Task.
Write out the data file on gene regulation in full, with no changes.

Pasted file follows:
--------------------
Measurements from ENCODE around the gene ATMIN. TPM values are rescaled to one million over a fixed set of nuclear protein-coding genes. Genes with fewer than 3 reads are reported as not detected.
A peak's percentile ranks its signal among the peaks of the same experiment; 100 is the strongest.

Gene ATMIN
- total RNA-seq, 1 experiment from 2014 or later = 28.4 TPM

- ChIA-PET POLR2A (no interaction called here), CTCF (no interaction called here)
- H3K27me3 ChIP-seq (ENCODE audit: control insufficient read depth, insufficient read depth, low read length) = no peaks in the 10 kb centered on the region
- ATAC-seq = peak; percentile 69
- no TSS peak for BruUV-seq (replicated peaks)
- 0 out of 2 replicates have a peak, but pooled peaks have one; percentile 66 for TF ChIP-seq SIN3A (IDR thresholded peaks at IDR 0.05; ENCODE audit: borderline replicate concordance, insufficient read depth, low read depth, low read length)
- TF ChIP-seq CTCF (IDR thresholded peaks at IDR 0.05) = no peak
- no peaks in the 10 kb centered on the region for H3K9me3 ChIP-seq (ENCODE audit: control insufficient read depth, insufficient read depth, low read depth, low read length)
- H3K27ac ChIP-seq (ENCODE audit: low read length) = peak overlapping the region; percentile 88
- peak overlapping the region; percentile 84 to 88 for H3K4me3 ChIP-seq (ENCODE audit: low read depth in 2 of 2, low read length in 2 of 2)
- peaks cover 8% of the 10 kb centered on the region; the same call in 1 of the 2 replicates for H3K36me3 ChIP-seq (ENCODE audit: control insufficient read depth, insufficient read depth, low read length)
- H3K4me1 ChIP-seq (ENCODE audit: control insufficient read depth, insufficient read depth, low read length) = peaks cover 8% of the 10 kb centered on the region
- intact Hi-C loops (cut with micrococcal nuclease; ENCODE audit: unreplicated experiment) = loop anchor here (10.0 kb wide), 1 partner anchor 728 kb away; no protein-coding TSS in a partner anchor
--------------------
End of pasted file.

Measurements from ENCODE around the gene ATMIN. TPM values are rescaled to one million over a fixed set of nuclear protein-coding genes. Genes with fewer than 3 reads are reported as not detected.
A peak's percentile ranks its signal among the peaks of the same experiment; 100 is the strongest.

Gene ATMIN
- total RNA-seq, 1 experiment from 2014 or later = 28.4 TPM

- ChIA-PET POLR2A (no interaction called here), CTCF (no interaction called here)
- H3K27me3 ChIP-seq (ENCODE audit: control insufficient read depth, insufficient read depth, low read length) = no peaks in the 10 kb centered on the region
- ATAC-seq = peak; percentile 69
- no TSS peak for BruUV-seq (replicated peaks)
- 0 out of 2 replicates have a peak, but pooled peaks have one; percentile 66 for TF ChIP-seq SIN3A (IDR thresholded peaks at IDR 0.05; ENCODE audit: borderline replicate concordance, insufficient read depth, low read depth, low read length)
- TF ChIP-seq CTCF (IDR thresholded peaks at IDR 0.05) = no peak
- no peaks in the 10 kb centered on the region for H3K9me3 ChIP-seq (ENCODE audit: control insufficient read depth, insufficient read depth, low read depth, low read length)
- H3K27ac ChIP-seq (ENCODE audit: low read length) = peak overlapping the region; percentile 88
- peak overlapping the region; percentile 84 to 88 for H3K4me3 ChIP-seq (ENCODE audit: low read depth in 2 of 2, low read length in 2 of 2)
- peaks cover 8% of the 10 kb centered on the region; the same call in 1 of the 2 replicates for H3K36me3 ChIP-seq (ENCODE audit: control insufficient read depth, insufficient read depth, low read length)
- H3K4me1 ChIP-seq (ENCODE audit: control insufficient read depth, insufficient read depth, low read length) = peaks cover 8% of the 10 kb centered on the region
- intact Hi-C loops (cut with micrococcal nuclease; ENCODE audit: unreplicated experiment) = loop anchor here (10.0 kb wide), 1 partner anchor 728 kb away; no protein-coding TSS in a partner anchor